Skip to main content

Personalised learning

Stuart Pedley-Smith
By Stuart Pedley-Smith, Kaplan Head of Learning LinkedIn
A student at a desk with books and a laptop

If you’re interested in increasing the impact of your studies the following article discusses the variety of learning methods and why they are as individual as the student.

When my daughter sat her mock exams, my wife was taking her to school just in case the train broke down and I had just finished teaching revision; only the dog seems unaffected by exam season.

Watching my daughter study was interesting, she discovered that you don’t need a white board to make notes, and has been writing on our dining room windows with a marker pen. She also created a game where the answer was under a flap of paper and found that she learned more effectively when teaching someone else, me. Go on ask me a question about respiration or stem cells…

I have written on the merits of learning styles before, but I have focused more on how you process information rather than using differing methods to learn. For example; making notes using mind maps rather than in a linear format or writing on the window rather than on paper… Different people learn in different ways and at different speeds. This is why there is a big push in education to personalise learning, to make it sufficiently flexible for each individual to learn in their own way.

The argument is that in the last century education was delivered in a style needed to prepare people to work in factories. It required little in the way of individual thought just the ability to perform simple repetitive tasks, the same as everyone else. As a result pupils were all taught in the same way, sat in rows, repeating the same thing over and over again, and dressing alike. Okay so that’s not entirely true, there have always been great teachers, but you get the point.

But now we live in a world that is constantly changing, problem solving is highly praised and keeping up to date with the latest information or developments is essential. So learning needs to change.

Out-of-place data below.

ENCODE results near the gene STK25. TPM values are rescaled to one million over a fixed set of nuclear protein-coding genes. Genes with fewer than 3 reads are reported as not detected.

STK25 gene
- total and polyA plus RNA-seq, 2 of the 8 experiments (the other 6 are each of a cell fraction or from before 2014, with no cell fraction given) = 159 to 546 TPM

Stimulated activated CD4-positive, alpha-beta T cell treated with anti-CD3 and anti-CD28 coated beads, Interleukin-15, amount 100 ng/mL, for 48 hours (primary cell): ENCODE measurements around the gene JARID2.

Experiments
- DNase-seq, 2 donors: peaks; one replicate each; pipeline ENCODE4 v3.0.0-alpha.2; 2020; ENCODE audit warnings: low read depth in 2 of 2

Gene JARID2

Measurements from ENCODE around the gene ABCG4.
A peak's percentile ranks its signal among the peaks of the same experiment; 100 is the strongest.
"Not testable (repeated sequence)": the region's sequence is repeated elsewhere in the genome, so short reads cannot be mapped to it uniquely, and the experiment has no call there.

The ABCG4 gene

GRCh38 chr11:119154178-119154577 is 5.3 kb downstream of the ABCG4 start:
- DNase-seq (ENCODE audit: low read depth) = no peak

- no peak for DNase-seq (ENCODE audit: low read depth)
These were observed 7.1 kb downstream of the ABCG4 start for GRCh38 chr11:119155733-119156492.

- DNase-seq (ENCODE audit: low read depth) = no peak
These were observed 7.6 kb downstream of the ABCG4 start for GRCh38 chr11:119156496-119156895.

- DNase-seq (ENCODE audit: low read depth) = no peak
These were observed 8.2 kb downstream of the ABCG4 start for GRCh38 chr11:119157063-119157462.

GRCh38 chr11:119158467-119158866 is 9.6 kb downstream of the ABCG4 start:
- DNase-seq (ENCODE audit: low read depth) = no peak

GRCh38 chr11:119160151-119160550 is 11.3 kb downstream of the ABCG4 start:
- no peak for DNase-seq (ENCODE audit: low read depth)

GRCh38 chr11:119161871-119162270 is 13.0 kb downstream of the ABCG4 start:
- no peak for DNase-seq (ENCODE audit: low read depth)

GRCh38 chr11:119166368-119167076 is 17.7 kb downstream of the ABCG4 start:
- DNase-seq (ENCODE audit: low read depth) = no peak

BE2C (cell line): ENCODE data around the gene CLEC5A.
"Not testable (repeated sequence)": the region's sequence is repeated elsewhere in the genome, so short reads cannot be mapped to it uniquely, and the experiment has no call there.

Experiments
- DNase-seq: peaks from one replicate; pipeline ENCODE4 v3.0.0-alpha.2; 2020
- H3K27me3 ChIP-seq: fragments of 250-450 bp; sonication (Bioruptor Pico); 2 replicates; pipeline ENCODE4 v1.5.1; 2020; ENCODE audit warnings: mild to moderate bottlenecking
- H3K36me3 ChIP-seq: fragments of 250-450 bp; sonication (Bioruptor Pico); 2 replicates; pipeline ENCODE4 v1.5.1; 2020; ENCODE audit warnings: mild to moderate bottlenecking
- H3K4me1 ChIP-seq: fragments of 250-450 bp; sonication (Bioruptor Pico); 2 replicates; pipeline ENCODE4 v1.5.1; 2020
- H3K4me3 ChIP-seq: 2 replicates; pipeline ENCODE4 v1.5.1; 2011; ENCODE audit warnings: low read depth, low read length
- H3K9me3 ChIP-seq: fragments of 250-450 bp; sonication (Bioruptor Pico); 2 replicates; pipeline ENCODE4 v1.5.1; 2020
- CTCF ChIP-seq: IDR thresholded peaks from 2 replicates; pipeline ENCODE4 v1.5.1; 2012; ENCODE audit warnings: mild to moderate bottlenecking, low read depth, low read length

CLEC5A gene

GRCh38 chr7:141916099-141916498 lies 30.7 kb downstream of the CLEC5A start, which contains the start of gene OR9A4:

Different ways to learn
There are of course many ways to learn, but below are a few tips and hints.

  • Making notes – writing something down is an incredibly powerful method of learning. Some people like mind maps, others prefer lists or bullet points and why not try Concept Mapping. The key point, just write it down.
  • Cards – reducing down what you have to learn and put it onto small cards. This is great for individuals who like to rearrange information, putting the most important first or eliminating what has been mastered.
  • Get a learning habit – make a routine out of what you do so that you perform a task without thinking. Learn one new fact before you go to bed, always have a book to hand or have notes on your mobile so that when you are on the train every day you can study for 20/30 minutes.
  • Talk out loud – okay people may think you are a bit strange but listening to your own voice can really help.

Of course not all of the above will work for everyone that’s why you are you, an individual; the secret is not to give up if one method does not work.

 

Stuart Pedley-Smith, Head of Learning for Kaplan Financial, has been involved with training and educating finance professionals for over 20 years. He is especially interested in the process of learning and the exam skills and techniques that contribute towards success in the classroom and in life. Stuart has written two books – The E word – Kaplan’s Guide to Passing Exams and A student’s guide to writing Business Reports.